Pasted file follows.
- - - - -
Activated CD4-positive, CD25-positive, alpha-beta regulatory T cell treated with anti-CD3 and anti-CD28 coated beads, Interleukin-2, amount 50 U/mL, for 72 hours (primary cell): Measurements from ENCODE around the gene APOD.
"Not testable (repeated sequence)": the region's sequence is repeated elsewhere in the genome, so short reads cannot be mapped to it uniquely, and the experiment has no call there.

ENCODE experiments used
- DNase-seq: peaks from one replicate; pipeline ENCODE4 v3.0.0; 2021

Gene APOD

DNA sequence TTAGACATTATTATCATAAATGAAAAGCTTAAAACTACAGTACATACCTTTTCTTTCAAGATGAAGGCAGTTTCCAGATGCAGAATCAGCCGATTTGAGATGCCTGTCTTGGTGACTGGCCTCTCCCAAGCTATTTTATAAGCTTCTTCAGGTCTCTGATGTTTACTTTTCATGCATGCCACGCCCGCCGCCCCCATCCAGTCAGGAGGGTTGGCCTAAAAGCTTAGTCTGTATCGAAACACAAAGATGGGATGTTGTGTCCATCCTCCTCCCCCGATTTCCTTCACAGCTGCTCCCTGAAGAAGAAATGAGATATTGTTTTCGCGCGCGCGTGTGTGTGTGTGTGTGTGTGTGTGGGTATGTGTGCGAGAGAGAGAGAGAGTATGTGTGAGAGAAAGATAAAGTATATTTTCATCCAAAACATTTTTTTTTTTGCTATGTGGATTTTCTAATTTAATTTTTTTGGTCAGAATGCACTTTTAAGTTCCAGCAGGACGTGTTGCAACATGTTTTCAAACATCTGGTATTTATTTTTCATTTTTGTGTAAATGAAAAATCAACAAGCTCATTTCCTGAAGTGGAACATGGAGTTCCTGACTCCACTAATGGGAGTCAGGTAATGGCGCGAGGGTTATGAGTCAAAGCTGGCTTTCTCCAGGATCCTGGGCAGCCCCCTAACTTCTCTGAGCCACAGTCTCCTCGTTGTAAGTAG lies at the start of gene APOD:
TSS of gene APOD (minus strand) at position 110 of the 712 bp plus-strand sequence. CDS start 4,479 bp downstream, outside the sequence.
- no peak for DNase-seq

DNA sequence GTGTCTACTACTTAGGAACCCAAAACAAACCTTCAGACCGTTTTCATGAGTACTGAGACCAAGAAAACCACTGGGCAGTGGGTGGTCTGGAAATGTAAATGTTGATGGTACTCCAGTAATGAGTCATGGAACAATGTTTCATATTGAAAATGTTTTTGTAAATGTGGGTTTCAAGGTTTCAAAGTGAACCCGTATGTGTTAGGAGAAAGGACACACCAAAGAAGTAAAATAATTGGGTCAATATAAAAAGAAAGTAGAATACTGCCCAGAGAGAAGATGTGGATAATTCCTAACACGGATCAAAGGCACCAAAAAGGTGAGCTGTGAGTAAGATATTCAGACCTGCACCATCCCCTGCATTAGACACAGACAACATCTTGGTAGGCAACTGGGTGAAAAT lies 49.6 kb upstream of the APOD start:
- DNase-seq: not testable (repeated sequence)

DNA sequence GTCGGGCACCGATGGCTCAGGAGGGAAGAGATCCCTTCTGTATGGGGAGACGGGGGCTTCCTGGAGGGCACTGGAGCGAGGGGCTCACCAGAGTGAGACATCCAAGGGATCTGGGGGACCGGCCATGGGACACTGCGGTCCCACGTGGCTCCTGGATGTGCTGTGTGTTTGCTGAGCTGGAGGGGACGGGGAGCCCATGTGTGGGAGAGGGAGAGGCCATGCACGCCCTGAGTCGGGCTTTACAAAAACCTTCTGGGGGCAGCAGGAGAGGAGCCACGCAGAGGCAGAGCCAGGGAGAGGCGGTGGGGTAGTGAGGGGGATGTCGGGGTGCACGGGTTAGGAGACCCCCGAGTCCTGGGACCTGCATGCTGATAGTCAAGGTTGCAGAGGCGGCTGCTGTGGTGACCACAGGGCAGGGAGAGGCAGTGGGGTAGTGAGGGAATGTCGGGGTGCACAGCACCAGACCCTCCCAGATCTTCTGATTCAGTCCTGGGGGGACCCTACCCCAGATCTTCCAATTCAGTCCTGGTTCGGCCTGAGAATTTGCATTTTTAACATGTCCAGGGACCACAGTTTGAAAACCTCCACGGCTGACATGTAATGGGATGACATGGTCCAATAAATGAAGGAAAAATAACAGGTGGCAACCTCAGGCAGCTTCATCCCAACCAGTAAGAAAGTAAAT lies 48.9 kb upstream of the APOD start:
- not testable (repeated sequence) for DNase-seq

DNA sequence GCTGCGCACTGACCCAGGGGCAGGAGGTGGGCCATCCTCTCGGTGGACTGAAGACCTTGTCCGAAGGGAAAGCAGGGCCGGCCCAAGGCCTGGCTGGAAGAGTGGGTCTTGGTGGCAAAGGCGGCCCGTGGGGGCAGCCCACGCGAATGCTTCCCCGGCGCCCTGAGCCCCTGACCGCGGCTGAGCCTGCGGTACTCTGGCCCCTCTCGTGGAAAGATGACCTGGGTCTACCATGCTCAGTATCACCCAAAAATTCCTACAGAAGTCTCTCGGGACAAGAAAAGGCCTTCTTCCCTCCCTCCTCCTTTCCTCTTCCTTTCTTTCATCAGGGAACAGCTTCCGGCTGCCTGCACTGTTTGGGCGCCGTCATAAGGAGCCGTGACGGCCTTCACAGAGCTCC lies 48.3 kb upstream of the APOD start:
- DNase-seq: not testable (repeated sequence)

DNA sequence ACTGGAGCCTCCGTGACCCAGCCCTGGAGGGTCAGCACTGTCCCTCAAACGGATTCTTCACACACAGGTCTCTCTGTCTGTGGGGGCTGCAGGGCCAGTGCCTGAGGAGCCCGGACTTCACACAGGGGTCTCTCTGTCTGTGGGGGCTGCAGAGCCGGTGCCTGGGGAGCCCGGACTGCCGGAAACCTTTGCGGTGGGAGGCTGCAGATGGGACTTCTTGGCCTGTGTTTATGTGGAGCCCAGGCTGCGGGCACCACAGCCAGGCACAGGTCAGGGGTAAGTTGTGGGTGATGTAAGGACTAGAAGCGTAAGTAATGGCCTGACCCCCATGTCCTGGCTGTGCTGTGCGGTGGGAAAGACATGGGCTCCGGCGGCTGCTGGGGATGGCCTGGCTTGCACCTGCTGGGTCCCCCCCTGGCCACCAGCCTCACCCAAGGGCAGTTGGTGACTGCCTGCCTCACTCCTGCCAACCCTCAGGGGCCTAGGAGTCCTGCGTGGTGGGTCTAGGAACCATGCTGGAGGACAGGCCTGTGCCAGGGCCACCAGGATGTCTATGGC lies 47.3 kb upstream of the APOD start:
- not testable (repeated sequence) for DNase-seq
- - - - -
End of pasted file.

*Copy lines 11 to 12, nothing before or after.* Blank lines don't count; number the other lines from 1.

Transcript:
DNA sequence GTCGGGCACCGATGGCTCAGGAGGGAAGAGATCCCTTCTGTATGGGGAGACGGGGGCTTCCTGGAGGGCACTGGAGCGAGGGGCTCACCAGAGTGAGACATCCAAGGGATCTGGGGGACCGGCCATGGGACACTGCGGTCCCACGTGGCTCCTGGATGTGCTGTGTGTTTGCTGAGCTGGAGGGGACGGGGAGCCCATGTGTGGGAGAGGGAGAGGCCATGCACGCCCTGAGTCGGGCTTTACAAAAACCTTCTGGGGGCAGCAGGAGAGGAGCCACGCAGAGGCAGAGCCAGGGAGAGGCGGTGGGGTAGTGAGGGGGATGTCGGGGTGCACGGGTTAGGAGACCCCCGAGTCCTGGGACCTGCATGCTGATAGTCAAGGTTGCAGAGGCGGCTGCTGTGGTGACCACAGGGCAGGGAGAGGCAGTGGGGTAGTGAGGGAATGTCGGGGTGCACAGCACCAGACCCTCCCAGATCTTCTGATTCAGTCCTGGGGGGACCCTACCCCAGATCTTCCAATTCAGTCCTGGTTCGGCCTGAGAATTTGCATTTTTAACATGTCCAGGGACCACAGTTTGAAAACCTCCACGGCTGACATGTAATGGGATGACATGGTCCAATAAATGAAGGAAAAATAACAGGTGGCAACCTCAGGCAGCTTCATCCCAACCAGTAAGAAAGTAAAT lies 48.9 kb upstream of the APOD start:
- not testable (repeated sequence) for DNase-seq